One Pan Roasted Chicken and Vegetables
January, 2016 · By Coryanne Ettiene
Many a Tuesday nights have been saved by this recipe for One Pan Roasted Chicken and Vegetables. So it will come as no surprise that I’m a sucker for roasts. Not just because there really is no easier mid week meal option, but because they can be reinvented over and over again, and always deliver something nothing short of fabulous, even when it comes time to make a soup from the leftovers. I get so many emails asking me about roast chicken, and I get the trepidation because I still remember the first time I painfully roasted a chicken and ended up with a dry bird and burnt spuds. But there are a few tricks that will get you on your way to roasting like a pro.
When College Inn asked me to share a recipe for their #PourLoveInn recipe series, I wasted no time sharing this recipe. This One Pan Roasted Chicken and Vegetables recipe is pure love, not just from what is on the plate, but what surrounds this dish. At 5pm I’m chopping vegetables while my children are at the counter finishing homework, at 5:15pm I become the one everyone avoids while I dole out reminders to clean their room, and ask for help with the laundry. By 6:15pm, the smell of this dish starts to waft upstairs, and slowly they start to trickle down, lingering for chance to snatch a potato from the pan while I toss in the quinoa. By 6:30pm we are a captive audience to tales of lunch room shenanigans and Lacrosse victories while we feast on this dish.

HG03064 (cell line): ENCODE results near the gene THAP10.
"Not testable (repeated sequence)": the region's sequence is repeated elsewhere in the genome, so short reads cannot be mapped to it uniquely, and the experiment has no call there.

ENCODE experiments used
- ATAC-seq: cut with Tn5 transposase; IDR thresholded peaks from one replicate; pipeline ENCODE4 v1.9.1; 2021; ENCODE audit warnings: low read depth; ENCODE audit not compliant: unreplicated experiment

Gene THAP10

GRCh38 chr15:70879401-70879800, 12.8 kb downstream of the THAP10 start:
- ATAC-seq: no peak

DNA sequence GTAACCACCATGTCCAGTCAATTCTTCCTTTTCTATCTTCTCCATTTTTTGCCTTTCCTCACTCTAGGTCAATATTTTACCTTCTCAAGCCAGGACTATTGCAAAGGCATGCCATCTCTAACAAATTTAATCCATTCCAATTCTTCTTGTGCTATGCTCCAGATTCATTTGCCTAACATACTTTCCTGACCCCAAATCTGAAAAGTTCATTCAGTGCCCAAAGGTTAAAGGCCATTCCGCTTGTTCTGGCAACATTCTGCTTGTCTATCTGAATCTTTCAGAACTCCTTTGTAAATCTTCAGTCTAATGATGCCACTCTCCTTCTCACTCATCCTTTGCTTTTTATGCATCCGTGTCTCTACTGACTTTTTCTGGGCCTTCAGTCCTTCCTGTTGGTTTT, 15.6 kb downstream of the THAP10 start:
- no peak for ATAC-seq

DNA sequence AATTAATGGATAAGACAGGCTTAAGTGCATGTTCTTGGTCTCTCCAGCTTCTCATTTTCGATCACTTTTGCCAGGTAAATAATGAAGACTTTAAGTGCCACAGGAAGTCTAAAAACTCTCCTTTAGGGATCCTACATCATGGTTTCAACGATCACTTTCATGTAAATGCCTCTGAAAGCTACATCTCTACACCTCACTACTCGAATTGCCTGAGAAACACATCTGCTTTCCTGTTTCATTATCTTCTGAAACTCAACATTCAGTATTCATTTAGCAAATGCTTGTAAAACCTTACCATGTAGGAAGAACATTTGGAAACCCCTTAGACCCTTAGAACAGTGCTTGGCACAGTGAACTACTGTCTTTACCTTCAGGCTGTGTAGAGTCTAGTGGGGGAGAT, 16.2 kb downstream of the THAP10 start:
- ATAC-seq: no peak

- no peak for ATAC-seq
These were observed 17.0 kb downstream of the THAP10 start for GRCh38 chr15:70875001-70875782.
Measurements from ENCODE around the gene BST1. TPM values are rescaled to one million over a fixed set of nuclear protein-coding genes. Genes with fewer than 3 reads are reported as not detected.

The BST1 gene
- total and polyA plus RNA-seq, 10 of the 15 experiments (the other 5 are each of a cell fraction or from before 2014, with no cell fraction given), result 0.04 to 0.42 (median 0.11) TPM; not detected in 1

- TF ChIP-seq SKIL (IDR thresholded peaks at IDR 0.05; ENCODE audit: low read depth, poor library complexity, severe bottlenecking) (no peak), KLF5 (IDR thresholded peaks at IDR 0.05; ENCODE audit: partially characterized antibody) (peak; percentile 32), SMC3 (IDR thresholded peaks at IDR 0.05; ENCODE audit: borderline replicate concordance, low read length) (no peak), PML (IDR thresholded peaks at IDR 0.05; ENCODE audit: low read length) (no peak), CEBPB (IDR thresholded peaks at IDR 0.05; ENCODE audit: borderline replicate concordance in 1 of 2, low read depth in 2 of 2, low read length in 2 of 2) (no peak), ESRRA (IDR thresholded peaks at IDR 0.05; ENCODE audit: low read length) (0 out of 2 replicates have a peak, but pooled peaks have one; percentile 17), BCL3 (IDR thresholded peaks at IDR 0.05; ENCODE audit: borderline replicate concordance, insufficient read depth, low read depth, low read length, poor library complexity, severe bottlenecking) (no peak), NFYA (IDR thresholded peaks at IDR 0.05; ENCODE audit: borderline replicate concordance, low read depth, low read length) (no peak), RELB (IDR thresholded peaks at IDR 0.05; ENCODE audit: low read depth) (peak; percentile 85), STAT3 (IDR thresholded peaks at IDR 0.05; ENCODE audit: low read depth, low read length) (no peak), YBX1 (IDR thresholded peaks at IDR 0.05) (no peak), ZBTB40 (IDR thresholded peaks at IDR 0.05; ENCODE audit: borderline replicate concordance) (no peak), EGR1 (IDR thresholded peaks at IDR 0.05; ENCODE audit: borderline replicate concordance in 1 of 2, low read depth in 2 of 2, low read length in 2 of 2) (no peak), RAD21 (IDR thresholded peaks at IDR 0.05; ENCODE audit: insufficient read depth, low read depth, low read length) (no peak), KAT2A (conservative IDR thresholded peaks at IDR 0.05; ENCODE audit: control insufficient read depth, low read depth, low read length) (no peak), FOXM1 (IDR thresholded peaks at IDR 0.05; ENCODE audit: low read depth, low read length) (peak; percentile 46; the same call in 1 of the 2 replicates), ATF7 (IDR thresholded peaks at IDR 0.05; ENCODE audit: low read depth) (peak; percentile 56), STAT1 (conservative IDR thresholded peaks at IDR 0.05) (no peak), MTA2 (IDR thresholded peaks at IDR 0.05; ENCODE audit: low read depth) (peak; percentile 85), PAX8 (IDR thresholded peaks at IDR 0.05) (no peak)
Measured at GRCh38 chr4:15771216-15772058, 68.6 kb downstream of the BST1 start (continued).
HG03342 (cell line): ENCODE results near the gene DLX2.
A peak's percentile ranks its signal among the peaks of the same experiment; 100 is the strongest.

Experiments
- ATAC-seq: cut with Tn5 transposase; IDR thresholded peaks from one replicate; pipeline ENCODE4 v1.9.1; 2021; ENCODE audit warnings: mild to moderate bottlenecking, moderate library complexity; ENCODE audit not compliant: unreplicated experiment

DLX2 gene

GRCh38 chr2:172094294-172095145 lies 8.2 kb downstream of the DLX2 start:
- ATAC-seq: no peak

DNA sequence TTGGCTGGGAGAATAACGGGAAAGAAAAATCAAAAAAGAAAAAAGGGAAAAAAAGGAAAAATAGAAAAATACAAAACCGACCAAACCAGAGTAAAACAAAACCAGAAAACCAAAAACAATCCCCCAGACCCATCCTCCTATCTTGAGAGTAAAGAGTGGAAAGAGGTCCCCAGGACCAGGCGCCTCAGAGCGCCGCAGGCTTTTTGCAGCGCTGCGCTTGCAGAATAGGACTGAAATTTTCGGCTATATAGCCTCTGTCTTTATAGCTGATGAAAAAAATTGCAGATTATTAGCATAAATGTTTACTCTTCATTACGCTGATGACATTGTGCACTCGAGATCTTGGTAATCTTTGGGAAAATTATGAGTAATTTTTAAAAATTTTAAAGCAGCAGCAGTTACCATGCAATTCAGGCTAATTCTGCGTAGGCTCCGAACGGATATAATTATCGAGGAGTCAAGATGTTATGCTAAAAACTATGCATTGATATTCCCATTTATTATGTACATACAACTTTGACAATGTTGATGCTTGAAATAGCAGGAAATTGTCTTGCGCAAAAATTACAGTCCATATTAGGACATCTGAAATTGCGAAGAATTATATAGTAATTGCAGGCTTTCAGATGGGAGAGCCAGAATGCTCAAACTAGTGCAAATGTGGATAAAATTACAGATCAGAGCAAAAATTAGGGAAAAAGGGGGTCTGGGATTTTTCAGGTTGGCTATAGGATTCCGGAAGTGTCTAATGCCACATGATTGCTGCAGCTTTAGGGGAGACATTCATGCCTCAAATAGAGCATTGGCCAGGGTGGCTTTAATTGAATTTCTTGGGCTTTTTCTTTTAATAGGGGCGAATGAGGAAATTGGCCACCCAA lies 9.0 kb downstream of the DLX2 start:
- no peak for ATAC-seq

One Pan Roasted Chicken and Vegetables
The chicken: When you are roasting a one pan dinner, it is the ingredients that will divulge all your cooking secrets, so choose them carefully. For starters, when it comes to family cooking on a Tuesday night, save the presentation of a whole bird for the weekend, and ask your butcher to quarter the chicken for you. Not only does it save time on carving, it also saves you cooking time. The rule of thumb for a whole bird is 20 minutes for every 500 grams at 38fF. If you take a whole bird, you need to account for the weight of the full bird, if you roast quarters, then you need only account for the weight of the piece you are cooking. Suddenly your cooking time is cut in half. Anyone who ever told you that you can have an irresistible roast chicken using boneless skinless chicken has very clearly never roasted a bird before. The essence of this dish comes from the bones and skin of the chicken. Without the bones, you cannot have that tear away chicken that melts in your mouth and practically falls off the fork when touched. Moreover, chicken skin is the food equivalent of velcro; there is not a rub in town that will stay put on a piece of skinless chicken.
The Fat: I have never made a roast that did not include Pancetta. I hear that people do so all the time, but frankly, why? Chopped Pancetta is like cooking gold. It offers that most amazing fat, brings that salty smokey taste that makes even the sourest of faces smile, and offers this aroma that swaddles you in comfort. So toss in a cup of chopped pancetta.